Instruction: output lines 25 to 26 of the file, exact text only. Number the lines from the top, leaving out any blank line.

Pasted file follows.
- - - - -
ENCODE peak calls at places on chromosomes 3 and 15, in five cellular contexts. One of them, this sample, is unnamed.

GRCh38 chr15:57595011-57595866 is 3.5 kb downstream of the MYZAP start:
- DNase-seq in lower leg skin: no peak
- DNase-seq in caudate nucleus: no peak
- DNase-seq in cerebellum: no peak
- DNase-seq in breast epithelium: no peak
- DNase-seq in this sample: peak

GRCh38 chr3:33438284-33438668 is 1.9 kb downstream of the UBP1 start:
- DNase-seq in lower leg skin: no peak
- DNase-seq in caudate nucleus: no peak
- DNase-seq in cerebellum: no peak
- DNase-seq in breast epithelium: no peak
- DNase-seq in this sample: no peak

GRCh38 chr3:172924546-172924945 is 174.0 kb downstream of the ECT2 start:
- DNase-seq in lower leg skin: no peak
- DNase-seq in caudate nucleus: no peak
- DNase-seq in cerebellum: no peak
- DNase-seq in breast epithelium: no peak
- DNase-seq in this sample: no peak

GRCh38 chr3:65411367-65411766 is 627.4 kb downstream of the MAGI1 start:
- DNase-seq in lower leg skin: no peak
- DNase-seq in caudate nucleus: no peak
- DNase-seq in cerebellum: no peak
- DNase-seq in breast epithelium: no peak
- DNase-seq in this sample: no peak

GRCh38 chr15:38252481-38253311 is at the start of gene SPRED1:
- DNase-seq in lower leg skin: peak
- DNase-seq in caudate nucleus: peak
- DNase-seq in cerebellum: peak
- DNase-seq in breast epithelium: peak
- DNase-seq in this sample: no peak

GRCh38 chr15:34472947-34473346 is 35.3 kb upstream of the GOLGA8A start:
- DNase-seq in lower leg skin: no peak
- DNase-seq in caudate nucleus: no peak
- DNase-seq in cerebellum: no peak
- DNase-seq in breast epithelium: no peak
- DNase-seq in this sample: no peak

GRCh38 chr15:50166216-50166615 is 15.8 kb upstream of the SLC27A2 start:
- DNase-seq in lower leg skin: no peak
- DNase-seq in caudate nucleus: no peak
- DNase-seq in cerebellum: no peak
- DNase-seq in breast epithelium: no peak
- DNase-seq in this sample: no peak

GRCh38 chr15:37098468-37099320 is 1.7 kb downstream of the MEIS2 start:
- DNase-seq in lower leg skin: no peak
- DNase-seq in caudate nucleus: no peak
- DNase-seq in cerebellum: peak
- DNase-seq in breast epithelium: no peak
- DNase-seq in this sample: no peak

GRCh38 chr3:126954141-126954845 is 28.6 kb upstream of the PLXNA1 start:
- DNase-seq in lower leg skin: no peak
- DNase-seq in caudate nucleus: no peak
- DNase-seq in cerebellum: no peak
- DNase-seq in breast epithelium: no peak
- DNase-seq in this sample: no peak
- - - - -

- DNase-seq in this sample: no peak

GRCh38 chr15:38252481-38253311 is at the start of gene SPRED1: